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Howard County Public Schools elections (2014)

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2014 Howard County Public Schools Elections

Primary Election date:
June 24, 2014
General Election date:
November 4, 2014
Table of Contents
About the district
Method of election
What was at stake?
Key deadlines
Additional elections
External links
See also
Howard County Public Schools
Howard County, Maryland ballot measures
Local ballot measures, Maryland
Flag of Maryland.png

Four seats on the Howard County Board of Education were up for general election on November 4, 2014. There was a primary election on June 24, 2014, to narrow the field of candidates for four at-large seats down to eight candidates. Incumbents Sandra H. French and Cynthia L. Vaillancourt faced off against challengers Bess I. Altwerger, Dan Furman, Zaneb K. Beams, Christine O'Connor, Allen Dyer and Mike Smith in the general election. Board members Frank Aquino and Brian Meshkin did not file for re-election in 2014. French, Vaillancourt, Altwerger and O'Connor won the general election.

The 2014 board election highlighted a tense environment for the current board, former board members and candidates. Vaillancourt was formally admonished by fellow board members for ethics violations during a May 8, 2014, meeting. A majority of the board determined that Vaillancourt disclosed confidential information and interfered with the county's ethics panel. She countered that her fellow board members were engaging in political maneuvering during an election year.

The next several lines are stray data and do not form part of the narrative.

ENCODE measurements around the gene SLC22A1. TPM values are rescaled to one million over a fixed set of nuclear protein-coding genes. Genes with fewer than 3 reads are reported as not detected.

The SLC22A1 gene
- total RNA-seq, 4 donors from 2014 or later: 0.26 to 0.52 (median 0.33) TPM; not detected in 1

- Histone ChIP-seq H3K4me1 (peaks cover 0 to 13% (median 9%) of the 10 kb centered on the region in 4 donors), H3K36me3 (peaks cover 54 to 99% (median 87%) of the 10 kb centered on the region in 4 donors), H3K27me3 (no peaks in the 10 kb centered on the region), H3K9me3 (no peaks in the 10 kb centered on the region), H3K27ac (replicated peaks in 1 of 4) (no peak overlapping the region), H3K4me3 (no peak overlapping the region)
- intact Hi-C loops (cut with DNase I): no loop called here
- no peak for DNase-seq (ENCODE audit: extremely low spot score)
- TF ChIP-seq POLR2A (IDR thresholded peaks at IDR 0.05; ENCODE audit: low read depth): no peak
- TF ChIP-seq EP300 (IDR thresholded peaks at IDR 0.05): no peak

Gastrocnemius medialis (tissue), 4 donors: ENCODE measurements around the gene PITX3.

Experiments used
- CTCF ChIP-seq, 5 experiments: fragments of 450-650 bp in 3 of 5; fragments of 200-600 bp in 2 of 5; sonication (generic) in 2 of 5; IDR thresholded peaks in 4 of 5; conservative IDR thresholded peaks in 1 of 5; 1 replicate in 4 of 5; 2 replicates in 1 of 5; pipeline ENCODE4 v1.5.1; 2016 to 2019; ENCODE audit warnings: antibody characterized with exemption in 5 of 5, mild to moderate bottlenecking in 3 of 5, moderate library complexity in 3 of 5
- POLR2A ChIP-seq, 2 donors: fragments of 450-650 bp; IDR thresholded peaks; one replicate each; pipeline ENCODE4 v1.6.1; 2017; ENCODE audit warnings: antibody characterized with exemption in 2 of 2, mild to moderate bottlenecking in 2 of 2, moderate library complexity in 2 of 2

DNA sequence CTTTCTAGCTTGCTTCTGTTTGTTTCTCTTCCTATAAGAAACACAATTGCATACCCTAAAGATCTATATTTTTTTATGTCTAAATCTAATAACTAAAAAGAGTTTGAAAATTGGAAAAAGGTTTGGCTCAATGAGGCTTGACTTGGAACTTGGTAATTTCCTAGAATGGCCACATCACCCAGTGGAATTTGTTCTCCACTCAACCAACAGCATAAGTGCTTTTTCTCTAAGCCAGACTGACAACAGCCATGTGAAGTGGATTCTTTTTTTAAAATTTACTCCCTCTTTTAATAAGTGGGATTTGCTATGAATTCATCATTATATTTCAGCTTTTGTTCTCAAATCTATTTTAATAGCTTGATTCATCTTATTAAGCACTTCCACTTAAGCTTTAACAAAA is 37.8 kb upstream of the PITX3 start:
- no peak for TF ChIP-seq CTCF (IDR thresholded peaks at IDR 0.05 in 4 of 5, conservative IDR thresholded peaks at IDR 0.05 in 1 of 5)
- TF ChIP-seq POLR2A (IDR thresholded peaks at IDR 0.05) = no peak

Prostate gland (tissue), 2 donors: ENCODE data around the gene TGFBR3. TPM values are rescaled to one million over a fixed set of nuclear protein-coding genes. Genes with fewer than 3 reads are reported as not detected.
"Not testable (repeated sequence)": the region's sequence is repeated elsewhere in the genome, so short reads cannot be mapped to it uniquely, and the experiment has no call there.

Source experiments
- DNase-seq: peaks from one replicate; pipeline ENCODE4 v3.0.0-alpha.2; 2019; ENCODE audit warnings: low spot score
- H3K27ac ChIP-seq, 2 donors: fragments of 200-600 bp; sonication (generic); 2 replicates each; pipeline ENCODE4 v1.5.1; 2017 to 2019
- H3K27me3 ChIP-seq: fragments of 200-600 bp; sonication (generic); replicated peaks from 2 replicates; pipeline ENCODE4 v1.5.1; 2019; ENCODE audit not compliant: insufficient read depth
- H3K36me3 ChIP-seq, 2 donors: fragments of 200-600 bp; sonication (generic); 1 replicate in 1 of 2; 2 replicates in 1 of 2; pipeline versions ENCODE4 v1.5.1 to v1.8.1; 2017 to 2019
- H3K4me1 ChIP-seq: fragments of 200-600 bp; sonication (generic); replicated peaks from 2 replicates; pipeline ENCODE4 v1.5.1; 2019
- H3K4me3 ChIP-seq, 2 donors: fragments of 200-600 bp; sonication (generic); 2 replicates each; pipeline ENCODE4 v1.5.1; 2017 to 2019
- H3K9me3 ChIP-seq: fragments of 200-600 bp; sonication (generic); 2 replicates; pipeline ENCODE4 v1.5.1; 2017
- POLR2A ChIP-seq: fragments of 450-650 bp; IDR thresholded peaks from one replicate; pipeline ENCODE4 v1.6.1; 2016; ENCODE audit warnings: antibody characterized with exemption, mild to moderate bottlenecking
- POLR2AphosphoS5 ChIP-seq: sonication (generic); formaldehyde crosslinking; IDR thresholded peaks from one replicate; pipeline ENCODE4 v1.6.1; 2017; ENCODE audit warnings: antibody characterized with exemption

Challenger Allen Dyer faced even more scrutiny than Vaillancourt during his one term on the board. Current board members Ellen Flynn Giles, Janet Siddiqui, Sandra H. French and Frank Aquino sought Dyer's removal from office for misconduct and bullying in 2011. Dyer survived long enough to lose in the 2012 primary election due to lengthy appeals to state officials. Giles, Siddiqui, French and Aquino also supported the measure against Vaillancourt in May 2014.

The negative environment surrounding this year's board election led challenger Corey Andrews to initially withdraw from the race on May 19, 2014. In a letter to supporters, Andrews argued that the current board's corruption and political maneuvering exposed the inability of county residents to make changes in the district. He decided to resume his campaign on June 10, 2014, saying that he reconsidered his withdrawal after receiving support from community members. Andrews ultimately lost his primary bid.

See also: What was at stake in the Howard County Board of Education 2014 election?

About the district

See also: Howard County Public Schools, Maryland
Howard County Public Schools is located in Howard County, Maryland
Howard County Public Schools is based in Ellicott City, a city located in Howard County, Maryland. Howard County is home to 304,580 residents, according to the United States Census Bureau.[1] Howard County Public Schools is the sixth-largest school district in Maryland, serving 51,555 students during the 2011-2012 school year.[2]